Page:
Mayor Will Conduct National Search for the Next Chief of Police; City Hires Workplace Expert to Conduct Review of Burlington Police Department Social Media Practices; Deputy Chief Wright Placed on Administrative Leave; City Implements Interim Social Media Policy
Vermont Business Magazine On Friday, Mayor Miro Weinberger announced a series of next steps for the Burlington Police Department, designed to address multiple facets of the department’s leadership and social media practices and lead the department forward. The most prominent of these is appointing Jennifer Morrison as interim chief beginning January 7, 2020. Morrison will become the fourth chief in less than a month. Chief Brandon del Pozo resigned following revelations that he had taunted a critic with a fake Twitter account and then lied about it. The acting chief replacing him, Deputy Chief Jan Wright, then also admitted to a fake Facebook account. The new acting chief, Deputy Chief Jon Murad, will serve until Morrison, the former Colchester chief of police who got her start in the BPD, takes over.
“After a challenging week for the Burlington Police Department and the City of Burlington, today, with action on numerous fronts, we begin the work of moving forward,” said Mayor Weinberger. “We are fortunate to have a department with 154 years of history, decades of outstanding leadership, and the strength and resilience demanded by this moment.”
Next Steps for the Burlington Police Department
The following are the next steps announced today for the Burlington Police Department:
- Mayor Weinberger will conduct a full, national search for the next Chief of Police: The Mayor will consult with the Police Commission and City Council about the plan for this search in early January 2020.
- Mayor Weinberger will appoint Jennifer Morrison to serve as Interim Chief of Police: Effective January 7, pending City Council confirmation on January 6, Jennifer Morrison will serve as Interim Chief of Police for the months that it takes for the City to complete a national search. Chief Morrison will bring years of leadership experience to the role during this critical interim period, having begun her career with the Burlington Police Department in 1990, serving as Deputy Chief until 2013, and serving as Chief of Police for the Colchester Police Department for five years from 2013 to 2018. As the Burlington Free Press reported in 2018, “Morrison has been an important part of regional discussions on how to solve shared problems with mental health issues, drug addiction, and how to better deliver emergency response services.”
- Deputy Chief Jan Wright placed on administrative leave: As the City continues its investigation into Deputy Chief Wright’s social media activity, Deputy Chief Wright is being placed on administrative leave. Upon the conclusion of the investigation, the Mayor will work with the Police Commission to determine any additional discipline.
- The City will hire the workplace expert Anita Tinney to conduct a review of the Burlington Police Department’s social media practices: As principal consultant with the consulting firm Employee and Labor Relations Academy, Anita has an extensive background in conducting workplace investigations and establishing preventative and proactive labor practices. She has worked with many other municipalities, and will travel to Vermont to start this investigation on January 3. The investigation will seek to understand the Department’s existing practices around social media use, develop clear standards for behavior, and determine what training and/or policy changes will be needed to ensure that those standards are implemented.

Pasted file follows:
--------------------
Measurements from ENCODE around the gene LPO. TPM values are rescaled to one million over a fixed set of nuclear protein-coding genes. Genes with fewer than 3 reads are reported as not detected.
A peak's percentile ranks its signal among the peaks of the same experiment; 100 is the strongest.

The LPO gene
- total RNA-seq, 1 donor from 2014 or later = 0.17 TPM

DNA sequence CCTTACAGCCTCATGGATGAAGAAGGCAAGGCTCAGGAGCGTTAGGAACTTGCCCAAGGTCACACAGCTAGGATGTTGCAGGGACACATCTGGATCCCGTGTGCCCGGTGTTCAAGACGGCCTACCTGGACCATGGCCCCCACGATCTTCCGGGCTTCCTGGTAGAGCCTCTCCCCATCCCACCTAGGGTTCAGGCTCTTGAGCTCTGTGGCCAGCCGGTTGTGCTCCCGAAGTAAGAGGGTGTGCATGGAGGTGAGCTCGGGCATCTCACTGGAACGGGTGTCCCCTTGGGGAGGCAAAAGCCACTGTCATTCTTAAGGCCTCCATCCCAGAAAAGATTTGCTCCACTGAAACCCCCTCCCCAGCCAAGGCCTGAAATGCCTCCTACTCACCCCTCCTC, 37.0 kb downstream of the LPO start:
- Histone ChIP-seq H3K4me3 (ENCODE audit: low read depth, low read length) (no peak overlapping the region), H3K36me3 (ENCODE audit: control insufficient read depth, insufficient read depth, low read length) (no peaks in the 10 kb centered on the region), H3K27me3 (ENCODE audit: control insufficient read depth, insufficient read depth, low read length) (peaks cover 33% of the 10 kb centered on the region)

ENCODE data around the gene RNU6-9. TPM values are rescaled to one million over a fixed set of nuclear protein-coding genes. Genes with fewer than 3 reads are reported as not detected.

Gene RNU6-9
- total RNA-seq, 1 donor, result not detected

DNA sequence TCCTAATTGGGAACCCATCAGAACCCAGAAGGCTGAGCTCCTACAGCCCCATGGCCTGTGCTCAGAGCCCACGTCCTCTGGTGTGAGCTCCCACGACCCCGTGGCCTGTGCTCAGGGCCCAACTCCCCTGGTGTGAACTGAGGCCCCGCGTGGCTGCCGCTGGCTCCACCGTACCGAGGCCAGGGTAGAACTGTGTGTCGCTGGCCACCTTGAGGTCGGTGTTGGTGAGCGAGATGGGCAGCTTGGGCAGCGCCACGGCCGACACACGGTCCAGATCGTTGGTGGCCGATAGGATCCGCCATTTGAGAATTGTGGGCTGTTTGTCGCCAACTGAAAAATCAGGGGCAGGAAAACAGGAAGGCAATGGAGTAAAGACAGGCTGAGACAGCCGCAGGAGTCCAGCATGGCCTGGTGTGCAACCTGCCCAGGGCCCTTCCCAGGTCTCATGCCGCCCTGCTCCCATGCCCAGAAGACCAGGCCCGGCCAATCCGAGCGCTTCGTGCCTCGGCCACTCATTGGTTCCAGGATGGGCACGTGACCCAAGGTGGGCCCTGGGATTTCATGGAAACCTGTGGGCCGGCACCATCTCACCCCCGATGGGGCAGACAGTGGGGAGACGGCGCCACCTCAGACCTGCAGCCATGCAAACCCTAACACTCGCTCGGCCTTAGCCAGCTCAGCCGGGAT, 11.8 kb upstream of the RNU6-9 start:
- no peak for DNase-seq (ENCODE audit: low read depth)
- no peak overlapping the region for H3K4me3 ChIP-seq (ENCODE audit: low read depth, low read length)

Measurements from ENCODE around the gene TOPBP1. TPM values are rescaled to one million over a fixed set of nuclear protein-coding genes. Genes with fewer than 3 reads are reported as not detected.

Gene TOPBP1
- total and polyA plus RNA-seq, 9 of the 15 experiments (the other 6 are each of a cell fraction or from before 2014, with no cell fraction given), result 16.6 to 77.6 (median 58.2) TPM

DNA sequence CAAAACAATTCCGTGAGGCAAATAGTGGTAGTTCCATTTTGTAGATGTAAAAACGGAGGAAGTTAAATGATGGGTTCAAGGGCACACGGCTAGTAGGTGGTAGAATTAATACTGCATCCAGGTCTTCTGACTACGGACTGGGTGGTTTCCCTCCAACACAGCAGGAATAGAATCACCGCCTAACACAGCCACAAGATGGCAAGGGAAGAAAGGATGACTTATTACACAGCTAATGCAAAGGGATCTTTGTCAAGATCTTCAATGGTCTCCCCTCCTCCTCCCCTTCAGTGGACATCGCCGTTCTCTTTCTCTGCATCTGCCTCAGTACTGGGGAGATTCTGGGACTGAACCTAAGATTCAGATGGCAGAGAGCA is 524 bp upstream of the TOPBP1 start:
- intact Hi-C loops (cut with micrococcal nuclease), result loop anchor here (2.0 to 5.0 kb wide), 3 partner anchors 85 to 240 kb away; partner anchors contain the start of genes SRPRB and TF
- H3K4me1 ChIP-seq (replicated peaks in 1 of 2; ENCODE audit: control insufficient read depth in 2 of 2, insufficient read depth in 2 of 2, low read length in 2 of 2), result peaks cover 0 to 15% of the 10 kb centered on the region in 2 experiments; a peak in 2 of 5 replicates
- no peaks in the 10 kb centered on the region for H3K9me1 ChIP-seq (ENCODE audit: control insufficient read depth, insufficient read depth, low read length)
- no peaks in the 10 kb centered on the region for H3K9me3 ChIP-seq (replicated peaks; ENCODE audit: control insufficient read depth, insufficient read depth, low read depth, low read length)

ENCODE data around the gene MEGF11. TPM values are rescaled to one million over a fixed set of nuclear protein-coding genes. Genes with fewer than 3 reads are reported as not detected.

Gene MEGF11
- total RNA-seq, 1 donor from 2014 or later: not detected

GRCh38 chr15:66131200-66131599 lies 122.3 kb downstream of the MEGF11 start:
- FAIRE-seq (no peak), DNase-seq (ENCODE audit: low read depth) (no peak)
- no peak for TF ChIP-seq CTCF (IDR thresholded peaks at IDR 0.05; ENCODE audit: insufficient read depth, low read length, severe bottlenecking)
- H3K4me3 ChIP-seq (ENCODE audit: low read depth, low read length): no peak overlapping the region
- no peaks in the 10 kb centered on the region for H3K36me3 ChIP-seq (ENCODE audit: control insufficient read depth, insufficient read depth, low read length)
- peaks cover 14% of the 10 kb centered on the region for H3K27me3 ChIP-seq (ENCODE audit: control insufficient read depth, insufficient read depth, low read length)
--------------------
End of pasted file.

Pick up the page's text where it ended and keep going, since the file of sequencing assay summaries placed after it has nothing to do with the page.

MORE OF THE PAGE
Next Steps for the City of Burlington
On Wednesday, Mayor Weinberger wrote to all City employees to give direction about social media use. He shared a draft social media policy that is in the final stages of formal adoption, after having been reviewed by all four public employee unions and, since November, by the City Council’s Human Resources Committee. While the policy may change modestly before it is formally adopted by the City Council as is required for all personnel policies, the Mayor determined that it was sufficiently vetted to share with City employees and direct them to follow as an interim policy until a final policy is formally adopted.
Social media policy is an emerging and changing landscape, and will require ongoing review. For example, the interim social media policy does not currently address pseudonymous accounts, and the City will review how to address this in the final policy. The City’s interim policy seeks to balance employees’ rights to express themselves and communicate with each other about work-related issues, while also setting expectations around how to use these tools in the context of work-related matters.
- Interim social media policy of the City of Burlington
- Dec. 13: “Statement Regarding Chief del Pozo’s Twitter Account and Related Actions”
- Dec. 16: “Statement Regarding the Resignation of Chief of Police Brandon del Pozo”
- Dec. 16: “Statement Regarding Deputy Chief Jan Wright”
Source: Mayor 12.20.2019